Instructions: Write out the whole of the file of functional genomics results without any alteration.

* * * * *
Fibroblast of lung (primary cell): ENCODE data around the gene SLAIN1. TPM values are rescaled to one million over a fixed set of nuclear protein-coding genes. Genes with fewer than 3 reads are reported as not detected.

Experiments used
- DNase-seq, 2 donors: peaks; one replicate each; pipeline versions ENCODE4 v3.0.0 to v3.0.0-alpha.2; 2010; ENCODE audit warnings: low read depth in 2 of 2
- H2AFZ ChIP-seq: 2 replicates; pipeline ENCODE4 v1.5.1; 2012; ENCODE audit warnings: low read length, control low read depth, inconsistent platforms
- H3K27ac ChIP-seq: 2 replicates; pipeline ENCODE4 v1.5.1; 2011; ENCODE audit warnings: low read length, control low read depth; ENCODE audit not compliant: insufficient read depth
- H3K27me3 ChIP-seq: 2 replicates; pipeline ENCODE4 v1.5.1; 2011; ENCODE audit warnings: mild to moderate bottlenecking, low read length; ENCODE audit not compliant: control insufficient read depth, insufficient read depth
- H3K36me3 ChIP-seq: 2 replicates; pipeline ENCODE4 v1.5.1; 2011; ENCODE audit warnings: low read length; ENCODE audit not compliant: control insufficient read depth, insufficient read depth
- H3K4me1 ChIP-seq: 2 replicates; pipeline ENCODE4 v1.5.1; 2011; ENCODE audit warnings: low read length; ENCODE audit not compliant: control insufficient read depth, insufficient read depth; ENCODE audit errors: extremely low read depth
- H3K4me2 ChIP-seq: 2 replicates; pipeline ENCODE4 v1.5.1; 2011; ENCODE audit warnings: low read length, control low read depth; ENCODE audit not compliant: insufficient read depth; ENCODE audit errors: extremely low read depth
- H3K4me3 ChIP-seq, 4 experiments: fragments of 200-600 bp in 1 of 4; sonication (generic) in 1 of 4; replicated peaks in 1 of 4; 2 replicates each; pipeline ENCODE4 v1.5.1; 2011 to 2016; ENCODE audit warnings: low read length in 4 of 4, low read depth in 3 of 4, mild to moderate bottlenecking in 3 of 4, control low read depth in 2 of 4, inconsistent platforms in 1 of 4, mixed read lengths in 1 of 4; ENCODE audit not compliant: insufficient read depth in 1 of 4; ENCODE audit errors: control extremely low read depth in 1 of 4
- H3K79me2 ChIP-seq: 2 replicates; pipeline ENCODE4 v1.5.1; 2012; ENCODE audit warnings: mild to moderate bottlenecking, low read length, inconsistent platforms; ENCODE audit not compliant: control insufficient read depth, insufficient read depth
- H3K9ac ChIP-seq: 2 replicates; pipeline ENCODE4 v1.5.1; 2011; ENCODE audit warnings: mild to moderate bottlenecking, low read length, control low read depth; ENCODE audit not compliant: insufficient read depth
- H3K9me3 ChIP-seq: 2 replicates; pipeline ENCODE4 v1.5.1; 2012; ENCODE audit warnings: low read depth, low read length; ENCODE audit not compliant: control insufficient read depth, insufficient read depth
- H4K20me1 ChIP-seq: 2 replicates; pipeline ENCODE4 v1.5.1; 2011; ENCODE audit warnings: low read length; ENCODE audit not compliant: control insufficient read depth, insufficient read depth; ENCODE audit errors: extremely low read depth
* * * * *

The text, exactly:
Fibroblast of lung (primary cell): ENCODE data around the gene SLAIN1. TPM values are rescaled to one million over a fixed set of nuclear protein-coding genes. Genes with fewer than 3 reads are reported as not detected.

Experiments used
- DNase-seq, 2 donors: peaks; one replicate each; pipeline versions ENCODE4 v3.0.0 to v3.0.0-alpha.2; 2010; ENCODE audit warnings: low read depth in 2 of 2
- H2AFZ ChIP-seq: 2 replicates; pipeline ENCODE4 v1.5.1; 2012; ENCODE audit warnings: low read length, control low read depth, inconsistent platforms
- H3K27ac ChIP-seq: 2 replicates; pipeline ENCODE4 v1.5.1; 2011; ENCODE audit warnings: low read length, control low read depth; ENCODE audit not compliant: insufficient read depth
- H3K27me3 ChIP-seq: 2 replicates; pipeline ENCODE4 v1.5.1; 2011; ENCODE audit warnings: mild to moderate bottlenecking, low read length; ENCODE audit not compliant: control insufficient read depth, insufficient read depth
- H3K36me3 ChIP-seq: 2 replicates; pipeline ENCODE4 v1.5.1; 2011; ENCODE audit warnings: low read length; ENCODE audit not compliant: control insufficient read depth, insufficient read depth
- H3K4me1 ChIP-seq: 2 replicates; pipeline ENCODE4 v1.5.1; 2011; ENCODE audit warnings: low read length; ENCODE audit not compliant: control insufficient read depth, insufficient read depth; ENCODE audit errors: extremely low read depth
- H3K4me2 ChIP-seq: 2 replicates; pipeline ENCODE4 v1.5.1; 2011; ENCODE audit warnings: low read length, control low read depth; ENCODE audit not compliant: insufficient read depth; ENCODE audit errors: extremely low read depth
- H3K4me3 ChIP-seq, 4 experiments: fragments of 200-600 bp in 1 of 4; sonication (generic) in 1 of 4; replicated peaks in 1 of 4; 2 replicates each; pipeline ENCODE4 v1.5.1; 2011 to 2016; ENCODE audit warnings: low read length in 4 of 4, low read depth in 3 of 4, mild to moderate bottlenecking in 3 of 4, control low read depth in 2 of 4, inconsistent platforms in 1 of 4, mixed read lengths in 1 of 4; ENCODE audit not compliant: insufficient read depth in 1 of 4; ENCODE audit errors: control extremely low read depth in 1 of 4
- H3K79me2 ChIP-seq: 2 replicates; pipeline ENCODE4 v1.5.1; 2012; ENCODE audit warnings: mild to moderate bottlenecking, low read length, inconsistent platforms; ENCODE audit not compliant: control insufficient read depth, insufficient read depth
- H3K9ac ChIP-seq: 2 replicates; pipeline ENCODE4 v1.5.1; 2011; ENCODE audit warnings: mild to moderate bottlenecking, low read length, control low read depth; ENCODE audit not compliant: insufficient read depth
- H3K9me3 ChIP-seq: 2 replicates; pipeline ENCODE4 v1.5.1; 2012; ENCODE audit warnings: low read depth, low read length; ENCODE audit not compliant: control insufficient read depth, insufficient read depth
- H4K20me1 ChIP-seq: 2 replicates; pipeline ENCODE4 v1.5.1; 2011; ENCODE audit warnings: low read length; ENCODE audit not compliant: control insufficient read depth, insufficient read depth; ENCODE audit errors: extremely low read depth